The next day, Roch (whom Crystal has seen several  times) and Eric arrived to tile the bath. Those four days Crystal barked everytime they went in or out the front door, to wetcut the tiles. It wasn’t a “hello” bark, it was more of a snarl. I tried saying “no”, I tried positively re-inforcing the moments when she stopped.

Here is video of one of her mild bark at guys.

To be continued…

 

Posted in dog foster, fearful dogs, housetraining, rescue rehab, Uncategorized | Tagged , , , | Leave a comment

Overdue update

Hi my faithful reader(s?).

So much has happened, one event setting off a painful chain reaction.  My last post talked about Crystal’s new distressing behaviour of baring her teeth and nipping- kinder word for biting – three times. All males. Next to be unleashed was a rising torrent of barking at visitors.  First uncontrolled incident was Larry, my occasional tenant, who uses my home as a layover during his extensive travels from his family in Labrador. She didn’t hear him arrive at 3 a.m., but when he stirred at 7, she went into crazy bark mode. Larry is an old hand at sled dogs, and he couldn’t quiet her. I didn’t know what to do. Her barking continued unabated until he exited the front door.

Next came Chris, an overnight guest in from the country because of an early flight for a ski holiday. She, too, is dog owner, and horse owner. Crystal took great exception to Chris, barking without end. We tried ignoring, enouraging, putting her in the bedroom, and finally I held her tight on the sofa across from Chris. Crystal stared her down, breaking out into barking with each movement Chris made. This went on for 2+ hours.

The next morning, as Chris and I got up, Chapter Two. Horrible unabated barking while Chris showered and packed up.  I tried calming Crystal in the other room, without success. Tenant came upstairs to complain. “I don’t know what to do”, was all I could offer.She owns a Great Dane x Akbash. Quiet Scoobie.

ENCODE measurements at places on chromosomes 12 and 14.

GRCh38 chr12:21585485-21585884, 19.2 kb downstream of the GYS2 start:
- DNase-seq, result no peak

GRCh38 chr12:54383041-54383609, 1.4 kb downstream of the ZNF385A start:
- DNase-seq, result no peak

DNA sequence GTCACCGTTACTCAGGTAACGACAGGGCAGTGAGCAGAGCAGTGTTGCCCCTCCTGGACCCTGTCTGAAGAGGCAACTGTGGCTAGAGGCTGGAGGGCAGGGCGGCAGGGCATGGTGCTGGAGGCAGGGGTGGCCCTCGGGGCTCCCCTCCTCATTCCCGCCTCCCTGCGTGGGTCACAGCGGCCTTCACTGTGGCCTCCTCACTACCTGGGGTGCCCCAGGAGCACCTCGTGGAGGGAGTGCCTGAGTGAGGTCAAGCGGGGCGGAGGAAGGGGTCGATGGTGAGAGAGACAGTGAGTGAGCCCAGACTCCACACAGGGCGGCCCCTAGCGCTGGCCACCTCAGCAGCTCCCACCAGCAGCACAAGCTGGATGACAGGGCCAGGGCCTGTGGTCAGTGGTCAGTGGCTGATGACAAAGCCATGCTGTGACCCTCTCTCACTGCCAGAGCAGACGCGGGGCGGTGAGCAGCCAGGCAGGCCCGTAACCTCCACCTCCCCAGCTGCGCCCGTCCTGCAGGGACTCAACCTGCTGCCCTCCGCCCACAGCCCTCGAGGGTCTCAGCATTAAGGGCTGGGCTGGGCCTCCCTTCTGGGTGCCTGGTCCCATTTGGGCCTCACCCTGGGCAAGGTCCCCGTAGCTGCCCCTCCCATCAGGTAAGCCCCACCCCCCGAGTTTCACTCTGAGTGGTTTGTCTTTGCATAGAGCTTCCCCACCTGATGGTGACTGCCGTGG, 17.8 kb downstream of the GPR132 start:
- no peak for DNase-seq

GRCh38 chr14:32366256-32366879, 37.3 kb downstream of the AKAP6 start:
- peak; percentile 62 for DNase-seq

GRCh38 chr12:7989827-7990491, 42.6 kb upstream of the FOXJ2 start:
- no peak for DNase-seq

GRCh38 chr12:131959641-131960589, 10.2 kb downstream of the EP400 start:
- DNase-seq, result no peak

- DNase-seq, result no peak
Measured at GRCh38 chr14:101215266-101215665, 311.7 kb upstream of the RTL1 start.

We exited the house, me barely dressed, unwashed etc, under a wave of frantic barking.

When I returned alone, Crystal was her sweet loving self. Until mid-morning, when Brad came up from downstairs.

“You have to stop that barking,” he said, and vowed he’d get herstopped in two minutes.

He proceeded to do the Cesar Millan “submission hold”, pinning Crystal’s legs and neck on her side until she “released”. Then he straightened out his arm, placed her legs-up along it, and she went limp.

“See, she’s perfectly relaxed.”

And, I had to admit, WASN’T barking.  A couple hours later, Brad brought Scoobie and a dogwalker with a boxer and one laid back minpin to the house.  When Crystal tried to hide behind a chair, Brad yanked her out into the group, and said I have to “socialize the hell out of her, and show her who’s boss.”  Again, I had to admit she wasn’t barking, and the second she started to growl, Brad poked her with a Cesar “zzzzzzzzzzt”.  Even tho many websites dismiss this method as incorrect, I couldn’t argue with the result – no barking.

The next day, Roch (whom Crystal has seen several  times) and Eric arrived to tile the bath. Those four days Crystal barked everytime they went in or out the front door, to wetcut the tiles. It wasn’t a “hello” bark, it was more of a snarl. I tried saying “no”, I tried positively re-inforcing the moments when she stopped. 

Here is video of one of her mild bark at guys.

 

Posted in Uncategorized | 1 Comment

New behaviours – serious

The behaviourist warned me that the real Crystal would emerge, once she became more comfortable in her surroundings. Jessica said many rescued mill dogs go through the growing up stages they missed, living life in a cage… puppyhood, adolescence etc.  Yesterday she chewed my slipper!  Imagine…chewing a slipper -A mature lady with many many grandchildren!

But a new behaviour has surfaced in the past week – and it is not cute – it is serious. She has snapped three times – biting.

First was Oscar night. Four people came over to watch the Academy Awards, and she barked at their arrival, and retreated to her area.  Later, I went to her couch with Roch and we sat with Crystal. We thought she was OK and relaxed, but as he moved to get up, she bit his arm. Twice.